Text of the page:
Foxpro for DOS icon Visual Foxpro 6 icon Visual Foxpro 9 icon

Converting from Foxpro

Questions to ask about your legacy Foxpro application(s)

  1. How long do you need to continue using the application?
    The longer your time frame is, the wiser it may be to convert. For a 16-bit DOS or Foxpro for Windows 2.6 application (see below), your time may be up soon. Fewer Windows PCs are made now that can natively run 16-bit applications. If your computer is 64-bit, then you would need to run the application in "XP Mode", which is awkward at best. On the other hand, if you are running a Visual Foxpro application, then it should run on Windows platforms at least for the near future, assuming nothing specific to your application gets in the way. Visual Foxpro itself should not present a problem. Yet.

  2. Does the application need occasional updates? For example, an internal chart may need to be adjusted from time to time.
    This implies that you are relying on a specific vendor for these updates. Ask them how long they expect to be able to maintain the software.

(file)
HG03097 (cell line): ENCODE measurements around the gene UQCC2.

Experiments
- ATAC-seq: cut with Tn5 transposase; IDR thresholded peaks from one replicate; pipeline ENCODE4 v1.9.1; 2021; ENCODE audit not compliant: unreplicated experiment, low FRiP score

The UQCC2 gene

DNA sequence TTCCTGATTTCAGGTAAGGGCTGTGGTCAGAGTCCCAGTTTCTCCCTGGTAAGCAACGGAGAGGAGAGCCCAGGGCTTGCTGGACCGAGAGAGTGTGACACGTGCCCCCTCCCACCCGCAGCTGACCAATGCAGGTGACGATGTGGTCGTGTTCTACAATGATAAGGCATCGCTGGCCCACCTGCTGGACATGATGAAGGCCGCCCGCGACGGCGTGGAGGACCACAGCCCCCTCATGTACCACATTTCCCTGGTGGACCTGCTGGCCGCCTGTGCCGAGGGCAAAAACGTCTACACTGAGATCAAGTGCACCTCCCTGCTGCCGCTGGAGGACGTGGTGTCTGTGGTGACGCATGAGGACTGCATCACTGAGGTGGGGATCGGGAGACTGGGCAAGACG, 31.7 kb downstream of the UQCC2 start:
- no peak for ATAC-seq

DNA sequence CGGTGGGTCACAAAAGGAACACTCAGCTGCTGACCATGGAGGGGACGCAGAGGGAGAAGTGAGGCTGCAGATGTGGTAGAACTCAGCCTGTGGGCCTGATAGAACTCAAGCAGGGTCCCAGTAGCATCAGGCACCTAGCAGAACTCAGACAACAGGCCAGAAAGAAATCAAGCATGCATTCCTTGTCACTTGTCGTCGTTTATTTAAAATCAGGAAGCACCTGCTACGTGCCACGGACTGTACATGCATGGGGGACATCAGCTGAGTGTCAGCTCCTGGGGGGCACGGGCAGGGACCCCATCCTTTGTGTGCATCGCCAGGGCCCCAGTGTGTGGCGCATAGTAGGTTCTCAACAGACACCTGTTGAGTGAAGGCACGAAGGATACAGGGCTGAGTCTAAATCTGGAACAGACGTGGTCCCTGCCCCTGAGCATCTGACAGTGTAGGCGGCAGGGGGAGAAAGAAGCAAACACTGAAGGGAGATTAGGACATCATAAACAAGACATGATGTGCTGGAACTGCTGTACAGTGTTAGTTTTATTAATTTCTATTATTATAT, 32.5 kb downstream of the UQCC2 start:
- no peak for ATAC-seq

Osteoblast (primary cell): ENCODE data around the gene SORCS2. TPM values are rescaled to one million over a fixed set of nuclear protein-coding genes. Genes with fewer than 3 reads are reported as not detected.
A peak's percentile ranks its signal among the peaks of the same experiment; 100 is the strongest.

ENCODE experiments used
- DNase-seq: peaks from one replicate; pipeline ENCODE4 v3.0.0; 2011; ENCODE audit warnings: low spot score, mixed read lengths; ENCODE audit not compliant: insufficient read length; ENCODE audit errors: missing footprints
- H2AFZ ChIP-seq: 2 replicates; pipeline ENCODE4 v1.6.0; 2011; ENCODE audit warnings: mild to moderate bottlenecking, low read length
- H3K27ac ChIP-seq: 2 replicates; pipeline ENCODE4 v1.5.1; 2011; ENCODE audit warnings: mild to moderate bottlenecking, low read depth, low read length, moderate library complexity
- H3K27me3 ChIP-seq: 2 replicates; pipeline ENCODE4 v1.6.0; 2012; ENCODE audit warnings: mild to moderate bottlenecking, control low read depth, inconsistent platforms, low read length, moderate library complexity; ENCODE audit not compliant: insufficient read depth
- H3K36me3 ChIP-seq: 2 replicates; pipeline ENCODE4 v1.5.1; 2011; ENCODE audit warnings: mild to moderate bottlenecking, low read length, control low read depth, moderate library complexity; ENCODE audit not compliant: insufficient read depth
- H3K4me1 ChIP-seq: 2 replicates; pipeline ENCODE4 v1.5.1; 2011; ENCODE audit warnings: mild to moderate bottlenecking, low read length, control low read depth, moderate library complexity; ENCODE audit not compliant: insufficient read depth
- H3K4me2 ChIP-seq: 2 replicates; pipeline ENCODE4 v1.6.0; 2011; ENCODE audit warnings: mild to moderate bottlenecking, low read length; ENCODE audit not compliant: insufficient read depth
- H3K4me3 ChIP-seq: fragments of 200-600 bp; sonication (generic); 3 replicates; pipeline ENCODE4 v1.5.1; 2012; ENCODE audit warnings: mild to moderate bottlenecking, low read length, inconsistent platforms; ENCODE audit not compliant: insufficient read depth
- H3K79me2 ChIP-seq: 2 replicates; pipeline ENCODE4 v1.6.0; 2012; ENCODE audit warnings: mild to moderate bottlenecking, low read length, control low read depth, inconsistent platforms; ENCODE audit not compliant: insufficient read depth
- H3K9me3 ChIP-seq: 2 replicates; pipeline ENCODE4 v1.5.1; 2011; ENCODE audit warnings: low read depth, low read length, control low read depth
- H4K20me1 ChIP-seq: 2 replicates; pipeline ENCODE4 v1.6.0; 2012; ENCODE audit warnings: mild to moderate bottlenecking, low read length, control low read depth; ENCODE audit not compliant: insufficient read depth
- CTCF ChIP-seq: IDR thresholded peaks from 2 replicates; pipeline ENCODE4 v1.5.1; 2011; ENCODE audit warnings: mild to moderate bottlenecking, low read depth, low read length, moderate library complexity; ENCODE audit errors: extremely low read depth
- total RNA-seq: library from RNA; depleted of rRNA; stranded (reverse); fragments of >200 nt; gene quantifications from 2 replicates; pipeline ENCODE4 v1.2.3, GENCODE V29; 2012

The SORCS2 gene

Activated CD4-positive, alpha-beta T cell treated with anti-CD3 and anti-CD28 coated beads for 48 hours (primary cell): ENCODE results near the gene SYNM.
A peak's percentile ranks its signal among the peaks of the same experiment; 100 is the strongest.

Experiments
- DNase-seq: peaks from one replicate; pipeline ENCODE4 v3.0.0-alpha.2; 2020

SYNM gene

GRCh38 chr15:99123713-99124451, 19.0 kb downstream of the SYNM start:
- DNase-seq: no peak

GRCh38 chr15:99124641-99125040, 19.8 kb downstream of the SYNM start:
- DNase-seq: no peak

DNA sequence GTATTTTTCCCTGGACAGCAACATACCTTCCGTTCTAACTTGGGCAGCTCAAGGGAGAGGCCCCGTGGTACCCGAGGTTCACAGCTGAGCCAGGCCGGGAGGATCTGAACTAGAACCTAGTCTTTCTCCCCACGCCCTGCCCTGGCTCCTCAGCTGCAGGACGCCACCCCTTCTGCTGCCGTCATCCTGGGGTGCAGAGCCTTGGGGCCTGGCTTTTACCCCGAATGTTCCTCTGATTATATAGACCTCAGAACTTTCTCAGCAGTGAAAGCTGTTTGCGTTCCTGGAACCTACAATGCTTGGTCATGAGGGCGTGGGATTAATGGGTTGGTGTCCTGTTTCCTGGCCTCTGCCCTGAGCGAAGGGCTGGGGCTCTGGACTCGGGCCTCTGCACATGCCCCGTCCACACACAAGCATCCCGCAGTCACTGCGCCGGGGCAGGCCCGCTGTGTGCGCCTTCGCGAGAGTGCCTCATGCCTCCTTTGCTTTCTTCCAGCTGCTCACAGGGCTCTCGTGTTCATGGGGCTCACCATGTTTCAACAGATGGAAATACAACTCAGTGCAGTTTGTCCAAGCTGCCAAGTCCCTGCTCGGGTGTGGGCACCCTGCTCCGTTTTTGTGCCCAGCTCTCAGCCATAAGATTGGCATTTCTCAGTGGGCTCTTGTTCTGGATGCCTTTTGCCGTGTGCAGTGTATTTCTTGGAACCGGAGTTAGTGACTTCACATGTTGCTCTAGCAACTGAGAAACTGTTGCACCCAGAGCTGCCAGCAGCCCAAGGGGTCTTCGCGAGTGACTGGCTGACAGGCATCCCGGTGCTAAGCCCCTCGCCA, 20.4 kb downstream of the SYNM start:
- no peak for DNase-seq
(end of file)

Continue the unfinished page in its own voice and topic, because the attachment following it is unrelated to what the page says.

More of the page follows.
3. Is the application a Foxpro for DOS application?
    In this case, there is some urgency, assuming you want to continue using the application. That version of Foxpro does not run natively on 64-bit Windows computers. That is, you would need to run it in "XP Mode". Also, DOS programs with graphics will not run properly (if at all) on Windows Vista or later, even in XP Mode. In this situation, your most cost-effective option might be to convert to Visual Foxpro 9 (the latest version). This might be the right way to go if a need for further maintenance seems unlikely. We can also help with that.

  4. Is it a Foxpro for Windows 2.6 application?
    Foxpro for Windows 2.6 was also a 16-bit program, and has essentially the same problems and solutions as the DOS versions do.

  5. Do you have (any or all of) the source files for the application?
    How would you know? Vendors of custom software sometimes provide the source files in a folder near the location of the application itself and/or your data files. (Review list of relevant file types.) If you can't find source files on your own system, your vendor may be willing to help. If you have access to source files, a conversion process can create a more faithful implementation of your application than otherwise. Some Foxpro applications come with partial sources; for example, you may have report files (extensions FRX and FRT) installed on your system.

Your answers to the above questions should help steer you toward (or away from) a decision to have your application(s) converted.
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Last Reviewed or Updated: February 15, 2021